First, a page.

Corporate travel in 2021: What you should know before you book that trip

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By Travel Reporter Time of article published Mar 8, 2021

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GM at Corporate Traveller Oz Desai believes travel managers must begin by examining company confidence.

According to the Corporate Traveller State of the Market report, when reviewing business travel programmes in August 2020, 50% of customers already had employees travelling or booking to travel in the immediate future.

The research also indicates that while the average number of business trips per traveller was 6 to 8 per year pre-Covid, forecasted to fall to 3 to 4 trips per annum until 2023.

Andrew Stark, MD for the Flight Centre Travel Group in the Middle East and Africa, explained that although business travellers have an appetite for travel and travel confidence has started increase, they predict that corporate travel will recover to 60% of pre-pandemic levels by June 2022.

“This may sound disheartening, but a slow and steady approach could be a much better long-term strategy and work to keep the industry stable going forward,” he said.

With many people working remotely and subsequently attending virtual meetings, the corporate work is looking forward to conducting meetings face-to-face once again. However, while the desire to get back to in-person meet-ups is strong, the complexity and uncertainty that envelops the post-Covid world are stronger.

“Businesses are encouraged to resume corporate travel by taking a phased approach. The focus needs to be on crafting a comprehensive ‘return to travel’ plan that considers various components,” said Oz Desai, GM at Corporate Traveller.

According to Desai, travel managers must begin by examining company confidence. For example, is the company adequately prepared to get back to travel? Has it been decided what the goals of future corporate travel should be? Are there financial limitations that will dictate how business travel will gradually get back on track?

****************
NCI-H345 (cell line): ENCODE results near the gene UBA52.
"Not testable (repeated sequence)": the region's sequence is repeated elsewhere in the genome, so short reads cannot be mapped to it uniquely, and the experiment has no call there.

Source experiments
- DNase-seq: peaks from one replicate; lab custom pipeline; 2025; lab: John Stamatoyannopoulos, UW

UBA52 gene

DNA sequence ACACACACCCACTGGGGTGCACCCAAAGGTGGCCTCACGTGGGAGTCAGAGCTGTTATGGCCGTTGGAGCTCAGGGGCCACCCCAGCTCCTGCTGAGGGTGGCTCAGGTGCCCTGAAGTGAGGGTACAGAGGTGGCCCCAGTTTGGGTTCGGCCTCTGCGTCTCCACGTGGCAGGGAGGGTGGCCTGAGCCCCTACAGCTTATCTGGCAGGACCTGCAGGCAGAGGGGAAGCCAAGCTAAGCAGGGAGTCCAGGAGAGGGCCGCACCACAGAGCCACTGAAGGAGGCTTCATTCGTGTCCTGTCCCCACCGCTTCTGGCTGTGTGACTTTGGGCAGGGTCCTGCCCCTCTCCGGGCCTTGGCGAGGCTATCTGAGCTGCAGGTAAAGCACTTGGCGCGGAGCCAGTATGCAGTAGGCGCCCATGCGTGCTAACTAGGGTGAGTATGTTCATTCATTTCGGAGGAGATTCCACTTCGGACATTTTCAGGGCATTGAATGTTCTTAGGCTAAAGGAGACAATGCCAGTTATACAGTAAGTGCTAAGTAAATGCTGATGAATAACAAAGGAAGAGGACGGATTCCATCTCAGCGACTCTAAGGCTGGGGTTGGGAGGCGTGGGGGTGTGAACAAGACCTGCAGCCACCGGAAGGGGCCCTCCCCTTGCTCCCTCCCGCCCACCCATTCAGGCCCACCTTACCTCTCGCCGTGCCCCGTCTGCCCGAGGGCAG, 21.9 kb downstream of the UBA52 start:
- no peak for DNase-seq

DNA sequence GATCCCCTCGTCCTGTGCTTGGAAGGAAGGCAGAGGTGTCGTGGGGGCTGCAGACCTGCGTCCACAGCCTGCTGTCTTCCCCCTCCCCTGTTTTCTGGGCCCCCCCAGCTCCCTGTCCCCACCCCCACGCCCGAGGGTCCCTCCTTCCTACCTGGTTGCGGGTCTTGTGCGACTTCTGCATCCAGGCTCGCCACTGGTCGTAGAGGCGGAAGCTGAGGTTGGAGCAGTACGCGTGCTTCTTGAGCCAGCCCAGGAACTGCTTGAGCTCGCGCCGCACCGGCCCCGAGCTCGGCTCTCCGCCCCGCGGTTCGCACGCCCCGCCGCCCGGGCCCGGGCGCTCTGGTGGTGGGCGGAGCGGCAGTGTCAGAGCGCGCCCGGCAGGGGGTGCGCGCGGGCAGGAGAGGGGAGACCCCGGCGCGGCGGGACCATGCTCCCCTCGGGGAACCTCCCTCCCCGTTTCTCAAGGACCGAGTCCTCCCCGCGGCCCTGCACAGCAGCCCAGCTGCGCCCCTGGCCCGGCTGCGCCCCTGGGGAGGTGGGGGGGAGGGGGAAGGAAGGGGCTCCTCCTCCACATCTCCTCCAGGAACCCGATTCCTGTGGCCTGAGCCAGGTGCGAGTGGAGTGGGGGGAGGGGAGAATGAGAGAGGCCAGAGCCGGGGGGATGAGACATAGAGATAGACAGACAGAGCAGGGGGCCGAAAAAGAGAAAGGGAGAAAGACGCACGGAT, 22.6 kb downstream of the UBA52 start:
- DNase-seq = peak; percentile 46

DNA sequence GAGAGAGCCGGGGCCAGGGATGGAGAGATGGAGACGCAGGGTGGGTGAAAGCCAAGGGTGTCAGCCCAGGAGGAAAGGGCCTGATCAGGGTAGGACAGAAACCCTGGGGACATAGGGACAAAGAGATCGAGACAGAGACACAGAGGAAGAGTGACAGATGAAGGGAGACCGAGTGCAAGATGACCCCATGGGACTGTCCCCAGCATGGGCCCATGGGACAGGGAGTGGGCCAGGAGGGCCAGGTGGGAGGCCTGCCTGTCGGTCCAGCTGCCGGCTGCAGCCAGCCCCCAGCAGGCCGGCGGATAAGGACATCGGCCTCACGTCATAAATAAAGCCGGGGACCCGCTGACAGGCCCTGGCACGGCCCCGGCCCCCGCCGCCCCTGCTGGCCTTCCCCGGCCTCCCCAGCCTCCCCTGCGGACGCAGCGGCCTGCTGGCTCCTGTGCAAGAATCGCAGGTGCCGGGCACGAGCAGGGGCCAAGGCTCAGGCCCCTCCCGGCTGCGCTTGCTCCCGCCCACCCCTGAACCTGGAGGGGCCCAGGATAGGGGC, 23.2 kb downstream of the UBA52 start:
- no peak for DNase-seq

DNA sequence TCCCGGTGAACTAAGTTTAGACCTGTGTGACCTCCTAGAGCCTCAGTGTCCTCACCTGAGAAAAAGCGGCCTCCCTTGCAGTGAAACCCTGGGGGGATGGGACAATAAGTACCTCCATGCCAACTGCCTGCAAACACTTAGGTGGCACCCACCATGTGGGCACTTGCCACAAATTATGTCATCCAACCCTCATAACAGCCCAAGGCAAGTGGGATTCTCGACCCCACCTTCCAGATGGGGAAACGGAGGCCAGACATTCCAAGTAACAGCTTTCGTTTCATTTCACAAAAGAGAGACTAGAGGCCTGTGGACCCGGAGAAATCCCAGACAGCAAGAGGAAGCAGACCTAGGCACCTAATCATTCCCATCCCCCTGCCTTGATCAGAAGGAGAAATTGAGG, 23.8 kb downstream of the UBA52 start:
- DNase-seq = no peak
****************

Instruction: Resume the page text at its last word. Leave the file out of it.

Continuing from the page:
Travel managers must also examine traveller confidence.

“Even if the company is financially equipped to resume corporate travel, the real question is, are the employees confident enough to do so? Travel managers must go out of their way to establish whether or not their prospective travellers have any concerns relating to travel and work hard to provide peace of mind in this regard,” added Desai.

If company or traveller confidence is lacking, the phased approach to the reintroduction of business travel could prove beneficial. Numerous companies have opted to kick-start domestic travel for a few months before considering getting back to international travel once again.

Others have allowed senior executives to ‘test the waters’ and report back to colleagues regarding their experiences.

“This is a great way in which to help employees feel comfortable about hopping aboard an aeroplane in the near future.

“The main reason many are hesitant to embark on a business trip is because it is impossible to know what to expect. Real-life encounters from trusted members of the company can provide a sense of equanimity,” said Desai.

He said the key is to restore traveller confidence lies in adopting new technologies to aid businesses and corporate travellers in navigating the many changes, challenges, and uncertainties that surround the act of business travel in a post-Covid world.

He said these technologies should be geared towards allowing for optimal planning so that travellers know exactly what to expect at every step. Travel managers will need to coordinate every single business trip in a similar way to planning and overseeing an important corporate event.

Once confidence has been assessed and addressed, travel managers must conduct internal and external reviews before corporate travel can resume.

Furthermore, a consensus should be reached regarding what constitutes essential or permissible travel within the corporation. Should employees be cleared to travel to secure new accounts? Or should corporate travel be reserved for salvaging existing clients who might be considering alternative options with competitors? Perhaps only certain employees should be allowed to resume business travel for the time being?

Desai said the future of corporate travel requires careful, calculated navigation.

“With the right technology, forward-thinking, and support, there shouldn’t be anything stopping local businesses from getting moving once again,” he said.


Original Article Posted on IOL Travel